Qatar’s Amir Sheikh Tamim bin Hamad Al Thani attended the meeting.
The EU pledged a $1.2 billion aid package for Afghanistan “to avert a major humanitarian and socio-economic collapse” during an extraordinary G20 meeting attended by Qatar’s Amir Sheikh Tamim bin Hamad Al Thani on Tuesday.
“We must do all we can to avert a major humanitarian and socioeconomic collapse in Afghanistan. We need to do it fast,” EU Chief Ursula von der Leyen said at the virtual summit.
The aid package would add €250 million to an initial €300 million previously announced by the EU to provide much-needed humanitarian assistance to Afghanistan. Some of the funds are expected to go to neighbouring countries accepting Afghan refugees.
“We have been clear about our conditions for any engagement with the Afghan authorities, including on the respect of human rights. So far, the reports speak for themselves. But the Afghan people should not pay the price of the Taliban’s actions,” she said.
The virtual G20 meeting was hosted by Italy and witnessed the attendance of Qatar’s amir, whose country has been playing a pivotal mediating role in Afghanistan.
In his statement, the Qatari leader echoed his country’s keenness “on ensuring the brotherly Afghan people to live under peace and stability”.
Sheikh Tamim also said the international community bears a responsibility to support Afghanistan, calling for dialogue rather than isolation.
In a tweet, Amir Tamim also stressed the importance of “finding a unified international position and a road plan that balances the responsibilities and duties entrusted to the Afghan caretaker government and the international community’s expectations of it”.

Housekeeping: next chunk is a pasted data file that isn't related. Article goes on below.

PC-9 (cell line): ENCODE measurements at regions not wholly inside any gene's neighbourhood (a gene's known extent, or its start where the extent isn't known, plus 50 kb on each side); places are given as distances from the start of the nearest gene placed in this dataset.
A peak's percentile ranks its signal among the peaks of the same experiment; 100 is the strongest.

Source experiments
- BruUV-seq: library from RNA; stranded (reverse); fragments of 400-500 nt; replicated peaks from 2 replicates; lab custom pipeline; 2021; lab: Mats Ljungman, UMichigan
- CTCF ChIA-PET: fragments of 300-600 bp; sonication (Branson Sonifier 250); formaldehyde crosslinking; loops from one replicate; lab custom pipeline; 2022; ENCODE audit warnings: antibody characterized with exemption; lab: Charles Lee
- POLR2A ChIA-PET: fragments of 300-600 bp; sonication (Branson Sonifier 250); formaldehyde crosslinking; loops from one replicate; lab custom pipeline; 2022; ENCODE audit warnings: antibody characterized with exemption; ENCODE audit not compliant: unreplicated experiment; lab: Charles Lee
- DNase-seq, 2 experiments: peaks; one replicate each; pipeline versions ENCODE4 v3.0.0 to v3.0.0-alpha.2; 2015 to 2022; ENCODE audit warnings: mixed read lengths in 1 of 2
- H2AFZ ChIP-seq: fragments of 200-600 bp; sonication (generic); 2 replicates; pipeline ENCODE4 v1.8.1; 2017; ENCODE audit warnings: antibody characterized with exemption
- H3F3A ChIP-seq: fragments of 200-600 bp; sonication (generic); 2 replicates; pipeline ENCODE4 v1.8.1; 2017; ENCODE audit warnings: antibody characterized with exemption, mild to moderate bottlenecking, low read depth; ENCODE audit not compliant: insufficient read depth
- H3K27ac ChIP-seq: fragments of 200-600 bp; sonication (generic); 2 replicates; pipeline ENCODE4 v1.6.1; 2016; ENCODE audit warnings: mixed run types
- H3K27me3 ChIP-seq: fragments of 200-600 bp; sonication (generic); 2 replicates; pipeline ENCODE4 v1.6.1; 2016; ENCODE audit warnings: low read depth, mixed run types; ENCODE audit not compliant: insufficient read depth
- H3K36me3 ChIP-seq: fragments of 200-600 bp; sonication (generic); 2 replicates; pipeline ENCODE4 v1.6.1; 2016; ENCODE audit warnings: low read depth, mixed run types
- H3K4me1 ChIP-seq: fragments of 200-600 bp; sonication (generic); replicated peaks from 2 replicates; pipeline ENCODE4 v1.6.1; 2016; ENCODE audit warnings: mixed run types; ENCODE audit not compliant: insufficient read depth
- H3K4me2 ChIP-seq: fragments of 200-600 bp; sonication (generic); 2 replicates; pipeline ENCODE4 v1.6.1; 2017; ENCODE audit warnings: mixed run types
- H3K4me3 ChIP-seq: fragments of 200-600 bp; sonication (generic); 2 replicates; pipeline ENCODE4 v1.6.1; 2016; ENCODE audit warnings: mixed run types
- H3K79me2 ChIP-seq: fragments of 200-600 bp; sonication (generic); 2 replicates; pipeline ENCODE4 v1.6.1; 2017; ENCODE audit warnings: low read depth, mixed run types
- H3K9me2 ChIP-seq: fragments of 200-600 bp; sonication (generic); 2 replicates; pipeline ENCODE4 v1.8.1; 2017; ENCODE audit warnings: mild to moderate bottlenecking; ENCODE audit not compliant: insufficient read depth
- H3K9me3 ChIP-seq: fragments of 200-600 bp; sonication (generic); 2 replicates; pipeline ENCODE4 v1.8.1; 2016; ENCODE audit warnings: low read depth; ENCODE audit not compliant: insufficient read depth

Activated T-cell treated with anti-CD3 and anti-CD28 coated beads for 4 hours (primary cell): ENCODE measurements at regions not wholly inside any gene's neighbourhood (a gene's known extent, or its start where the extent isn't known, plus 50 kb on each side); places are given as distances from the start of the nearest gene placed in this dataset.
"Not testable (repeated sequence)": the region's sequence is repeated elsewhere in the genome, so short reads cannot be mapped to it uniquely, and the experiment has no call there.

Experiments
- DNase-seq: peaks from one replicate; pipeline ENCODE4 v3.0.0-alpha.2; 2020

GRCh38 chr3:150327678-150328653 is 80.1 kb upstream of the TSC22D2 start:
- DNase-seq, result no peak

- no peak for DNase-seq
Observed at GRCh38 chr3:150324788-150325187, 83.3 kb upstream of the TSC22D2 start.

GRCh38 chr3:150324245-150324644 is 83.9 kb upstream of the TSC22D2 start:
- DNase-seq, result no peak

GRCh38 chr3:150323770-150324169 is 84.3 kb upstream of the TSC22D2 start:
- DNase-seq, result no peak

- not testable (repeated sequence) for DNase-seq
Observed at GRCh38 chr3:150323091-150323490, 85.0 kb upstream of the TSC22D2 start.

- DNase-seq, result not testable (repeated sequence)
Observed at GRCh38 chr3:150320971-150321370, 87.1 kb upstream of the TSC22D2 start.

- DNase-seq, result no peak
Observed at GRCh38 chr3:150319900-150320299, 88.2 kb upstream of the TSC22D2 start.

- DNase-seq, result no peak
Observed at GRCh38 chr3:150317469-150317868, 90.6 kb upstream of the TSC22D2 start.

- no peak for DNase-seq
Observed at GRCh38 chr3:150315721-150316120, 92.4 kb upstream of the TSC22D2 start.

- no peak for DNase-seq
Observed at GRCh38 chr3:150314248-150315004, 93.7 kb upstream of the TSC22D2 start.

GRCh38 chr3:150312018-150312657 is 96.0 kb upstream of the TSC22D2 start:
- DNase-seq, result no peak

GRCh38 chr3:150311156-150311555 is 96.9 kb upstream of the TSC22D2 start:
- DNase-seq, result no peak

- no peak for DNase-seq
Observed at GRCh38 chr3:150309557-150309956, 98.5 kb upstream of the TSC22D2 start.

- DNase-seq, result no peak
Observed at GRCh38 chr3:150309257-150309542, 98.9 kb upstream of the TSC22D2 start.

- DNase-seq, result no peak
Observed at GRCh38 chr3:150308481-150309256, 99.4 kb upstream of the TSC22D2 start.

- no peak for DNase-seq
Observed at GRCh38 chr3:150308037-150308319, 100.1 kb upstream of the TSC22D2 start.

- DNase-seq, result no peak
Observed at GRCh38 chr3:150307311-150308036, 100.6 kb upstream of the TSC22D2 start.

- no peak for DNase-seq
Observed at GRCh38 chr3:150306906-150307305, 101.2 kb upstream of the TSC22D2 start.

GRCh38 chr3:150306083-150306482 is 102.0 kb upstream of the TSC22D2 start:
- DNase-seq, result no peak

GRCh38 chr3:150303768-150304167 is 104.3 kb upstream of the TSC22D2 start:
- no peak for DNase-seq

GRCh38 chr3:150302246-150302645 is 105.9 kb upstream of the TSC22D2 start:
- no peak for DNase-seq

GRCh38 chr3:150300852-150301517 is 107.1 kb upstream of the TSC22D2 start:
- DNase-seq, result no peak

He added that the balance should be achieved without imposing “guardianship over the country.”
“Before giving advice and setting conditions, it must be considered that the state institutions in Afghanistan have collapsed and must be relaunched,” said Sheikh Tamim during his speech.
As countries continue to isolate Afghanistan due to its new government, Sheikh Tamim said this “has proven that isolation leads to polarisation of positions, sharp reactions” noting a solution through dialogue is essential.
ولن تتحقق تلك المقاربة العملية إلا بإيجاد موقف دولي موحد، وخطة طريق توازن بين المسؤوليات والواجبات المناطة بحكومة تسيير الأعمال الأفغانية، وتوقعات المجتمع الدولي منها دون فرض وصاية، وتوضح في المقابل مسؤولياتنا وواجباتنا جميعا تجاه هذا البلد وشعبه.
— تميم بن حمد (@TamimBinHamad) October 12, 2021
In what also seemed to be a direct message to the new Afghan government, the amir referenced Qatar’s governance, which “takes Islamic Sharia as a source for its legislation, and in it women have held the position of ministers, judges and other public positions”, noting “societies cannot be promoted in Islamic countries with half of the society suspended from work and education.”
The International Monetary Fund [IMF], the World Bank and the UN were also among the participants of the meeting, which was held on ahead of the G20 summit scheduled for 30-31 October.
Since the Taliban captured control of Afghanistan on 15 August, Doha has managed to evacuate more than 50,000 people from the war-torn country while working to ensure Kabul’s airport resumes its operations.
Qatar has also been delivering aid in efforts to alleviate a looming humanitarian crisis that is threatening the lives of millions of Afghans following decades of war and drought.
Winter raises a particular concern for Afghans, especially those who are internally displaced.
UN humanitarian chief in Afghanistan, Ramiz Alakbarov previously said about one third of the country’s population of 38 million does not know whether they will have a meal every day.
This echoes previous concerns raised by the World Food Programme [WFP], which said at least $200 million is needed in order to feed people in Afghanistan.